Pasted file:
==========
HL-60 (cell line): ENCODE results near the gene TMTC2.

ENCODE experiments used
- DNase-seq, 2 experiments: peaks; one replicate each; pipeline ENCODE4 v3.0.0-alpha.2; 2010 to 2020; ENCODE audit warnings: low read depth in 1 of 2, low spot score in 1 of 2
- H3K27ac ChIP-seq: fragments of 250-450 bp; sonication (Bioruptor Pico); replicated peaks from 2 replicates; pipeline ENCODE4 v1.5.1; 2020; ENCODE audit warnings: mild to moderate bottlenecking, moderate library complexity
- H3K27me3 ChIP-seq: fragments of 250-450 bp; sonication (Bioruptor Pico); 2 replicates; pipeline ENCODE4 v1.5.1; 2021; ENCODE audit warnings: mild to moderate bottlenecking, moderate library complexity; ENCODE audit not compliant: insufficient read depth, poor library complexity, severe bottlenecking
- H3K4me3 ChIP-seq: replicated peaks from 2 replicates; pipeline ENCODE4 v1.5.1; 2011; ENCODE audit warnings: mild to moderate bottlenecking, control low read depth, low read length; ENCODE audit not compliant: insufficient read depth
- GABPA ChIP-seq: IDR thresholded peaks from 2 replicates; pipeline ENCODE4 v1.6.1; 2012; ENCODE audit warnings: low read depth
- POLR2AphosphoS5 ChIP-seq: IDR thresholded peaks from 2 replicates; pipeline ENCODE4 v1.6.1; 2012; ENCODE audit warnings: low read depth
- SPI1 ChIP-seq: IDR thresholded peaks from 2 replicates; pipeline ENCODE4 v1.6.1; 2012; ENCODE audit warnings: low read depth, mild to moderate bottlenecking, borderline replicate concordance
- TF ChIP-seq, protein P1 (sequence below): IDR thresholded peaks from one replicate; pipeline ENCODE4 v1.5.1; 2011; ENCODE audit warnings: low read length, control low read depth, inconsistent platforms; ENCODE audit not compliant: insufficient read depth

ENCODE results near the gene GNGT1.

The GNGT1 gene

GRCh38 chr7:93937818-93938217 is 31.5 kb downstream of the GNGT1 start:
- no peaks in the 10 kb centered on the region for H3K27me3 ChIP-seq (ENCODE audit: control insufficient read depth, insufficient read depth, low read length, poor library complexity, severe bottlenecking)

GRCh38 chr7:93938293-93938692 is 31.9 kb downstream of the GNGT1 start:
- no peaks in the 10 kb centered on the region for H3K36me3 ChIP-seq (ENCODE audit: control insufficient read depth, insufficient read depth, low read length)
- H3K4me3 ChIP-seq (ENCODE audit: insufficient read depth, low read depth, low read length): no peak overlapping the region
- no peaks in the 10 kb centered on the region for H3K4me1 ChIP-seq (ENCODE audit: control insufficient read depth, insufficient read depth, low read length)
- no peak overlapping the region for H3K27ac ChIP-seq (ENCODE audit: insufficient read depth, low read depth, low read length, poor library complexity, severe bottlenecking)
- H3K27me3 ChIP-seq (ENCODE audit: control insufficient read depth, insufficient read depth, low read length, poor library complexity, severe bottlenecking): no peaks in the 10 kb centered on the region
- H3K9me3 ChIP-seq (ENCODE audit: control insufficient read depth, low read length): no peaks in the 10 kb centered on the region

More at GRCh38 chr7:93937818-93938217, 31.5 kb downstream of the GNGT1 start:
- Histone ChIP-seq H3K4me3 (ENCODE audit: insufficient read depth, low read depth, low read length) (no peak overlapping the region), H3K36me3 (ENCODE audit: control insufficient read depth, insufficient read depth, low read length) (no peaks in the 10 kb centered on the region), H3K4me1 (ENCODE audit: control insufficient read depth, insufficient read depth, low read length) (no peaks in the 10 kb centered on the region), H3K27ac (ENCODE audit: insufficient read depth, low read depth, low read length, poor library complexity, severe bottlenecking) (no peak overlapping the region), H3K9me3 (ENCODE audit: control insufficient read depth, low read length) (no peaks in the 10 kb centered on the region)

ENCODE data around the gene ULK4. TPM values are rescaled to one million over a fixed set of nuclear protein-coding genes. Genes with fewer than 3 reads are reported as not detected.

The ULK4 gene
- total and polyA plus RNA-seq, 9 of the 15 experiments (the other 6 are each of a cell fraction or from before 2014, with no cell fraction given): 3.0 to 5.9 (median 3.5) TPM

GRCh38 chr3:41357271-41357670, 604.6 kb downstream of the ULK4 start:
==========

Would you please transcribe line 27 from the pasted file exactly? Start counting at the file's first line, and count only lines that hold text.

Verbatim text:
GRCh38 chr3:41357271-41357670, 604.6 kb downstream of the ULK4 start: